Fashion mistake? Fans criticize Ahlam’s latest appearance at The Voice

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Fans lashed out at Arab diva Ahlam Al-Shamsi on social media over her latest appearance at The Voice. (Photo courtesy of @AhlamAlShamsi)
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Fans lashed out at Arab diva Ahlam Al-Shamsi on social media over her latest appearance at The Voice. (Photo courtesy of @AhlamAlShamsi)
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Fans lashed out at Arab diva Ahlam Al-Shamsi on social media over her latest appearance at The Voice. (Photo courtesy of @AhlamAlShamsi)
Updated 16 April 2018
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Fashion mistake? Fans criticize Ahlam’s latest appearance at The Voice

CAIRO: Fans lashed out at Arab diva Ahlam Al-Shamsi on social media over her latest appearance on The Voice.
Ahlam donned a casual look on Saturday night, by wearing red heels, a woolen blazer on top of an off-white silky dress trimmed with lace, and leggings underneath.
The Emirati singer proudly wrote on Instagram that her clothes were by Italian fashion house Gucci. But some users did not think the silky dress was a good match with the jacket.
She also wore silver eye glasses for the first time. But fans thought they looked unusual, given that they were without lenses, and its frame was studded with a few shiny crystals.
“Where, exactly, are the glasses?” one user wrote to her on Instagram.
Ahlam explained that the glasses belonged to her fashion line’s latest eyewear collection.


400-year-old shipwreck ‘discovery of decade’ for Portugal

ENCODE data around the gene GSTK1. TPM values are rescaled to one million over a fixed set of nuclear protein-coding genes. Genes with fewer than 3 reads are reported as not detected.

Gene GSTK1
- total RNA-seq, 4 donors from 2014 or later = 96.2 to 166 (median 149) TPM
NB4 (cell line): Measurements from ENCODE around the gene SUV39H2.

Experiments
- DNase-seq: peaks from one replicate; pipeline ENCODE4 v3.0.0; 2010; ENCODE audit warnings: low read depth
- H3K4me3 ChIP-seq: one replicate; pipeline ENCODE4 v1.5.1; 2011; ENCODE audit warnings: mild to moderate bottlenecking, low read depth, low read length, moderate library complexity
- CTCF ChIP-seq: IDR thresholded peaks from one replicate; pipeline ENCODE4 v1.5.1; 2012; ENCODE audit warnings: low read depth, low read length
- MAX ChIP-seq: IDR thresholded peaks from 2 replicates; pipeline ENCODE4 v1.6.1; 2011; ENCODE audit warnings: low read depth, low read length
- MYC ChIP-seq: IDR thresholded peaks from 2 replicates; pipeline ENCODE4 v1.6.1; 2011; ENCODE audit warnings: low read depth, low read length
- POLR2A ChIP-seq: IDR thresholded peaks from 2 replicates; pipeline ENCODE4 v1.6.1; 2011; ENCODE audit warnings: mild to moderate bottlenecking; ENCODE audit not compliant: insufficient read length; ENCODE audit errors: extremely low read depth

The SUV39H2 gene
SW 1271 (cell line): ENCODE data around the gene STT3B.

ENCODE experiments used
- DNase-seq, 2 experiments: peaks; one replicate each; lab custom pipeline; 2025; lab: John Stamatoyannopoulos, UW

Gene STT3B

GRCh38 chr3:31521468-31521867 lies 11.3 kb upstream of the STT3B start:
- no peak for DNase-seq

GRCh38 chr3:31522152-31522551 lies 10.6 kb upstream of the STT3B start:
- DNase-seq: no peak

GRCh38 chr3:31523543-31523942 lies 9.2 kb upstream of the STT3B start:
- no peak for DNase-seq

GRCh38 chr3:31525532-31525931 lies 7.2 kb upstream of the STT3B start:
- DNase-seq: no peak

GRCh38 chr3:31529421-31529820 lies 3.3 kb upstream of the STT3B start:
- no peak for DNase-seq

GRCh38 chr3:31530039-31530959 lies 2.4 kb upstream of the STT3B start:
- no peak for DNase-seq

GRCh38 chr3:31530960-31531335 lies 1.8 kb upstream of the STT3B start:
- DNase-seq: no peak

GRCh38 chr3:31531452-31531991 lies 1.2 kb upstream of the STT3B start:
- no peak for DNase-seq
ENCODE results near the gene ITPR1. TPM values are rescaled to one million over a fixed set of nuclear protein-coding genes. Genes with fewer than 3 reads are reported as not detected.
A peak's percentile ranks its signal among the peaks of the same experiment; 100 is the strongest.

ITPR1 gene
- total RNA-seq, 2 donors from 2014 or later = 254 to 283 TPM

Updated 25 September 2018
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400-year-old shipwreck ‘discovery of decade’ for Portugal

  • Freire and his team believe the ship was wrecked between 1575 and 1625, when Portugal’s spice trade with India was at its peak

CASCAIS, Portugal: Archaeologists searching Portugal’s coast have found a 400-year-old shipwreck believed to have sunk near Lisbon after returning from India laden with spices, specialists said on Monday.
“From a heritage perspective, this is the discovery of the decade,” project director Jorge Freire said. “In Portugal, this is the most important find of all time.”
In and around the shipwreck, 40 feet (12 meters) below the surface, divers found spices, nine bronze cannons engraved with the Portuguese coat of arms, Chinese ceramics and cowry shells, a type of currency used to trade slaves during the colonial era.
Found on Sept. 3 off the coast of Cascais, a resort town on the outskirts of Lisbon, the shipwreck and its objects were “very well-preserved,” said Freire.
Freire and his team believe the ship was wrecked between 1575 and 1625, when Portugal’s spice trade with India was at its peak.
In 1994, Portuguese ship Our Lady of the Martyrs was discovered near Fort of Sao Juliao da Barra, a military defense complex near Cascais.
“For a long time, specialists have considered the mouth of the Tagus river a hotspot for shipwrecks,” said Minister of Culture Luis Mendes. “This discovery came to prove it.”
The wreck was found as part of a 10-year-old archaeological project backed by the municipal council of Cascais, the navy, the Portuguese government and Nova University of Lisbon.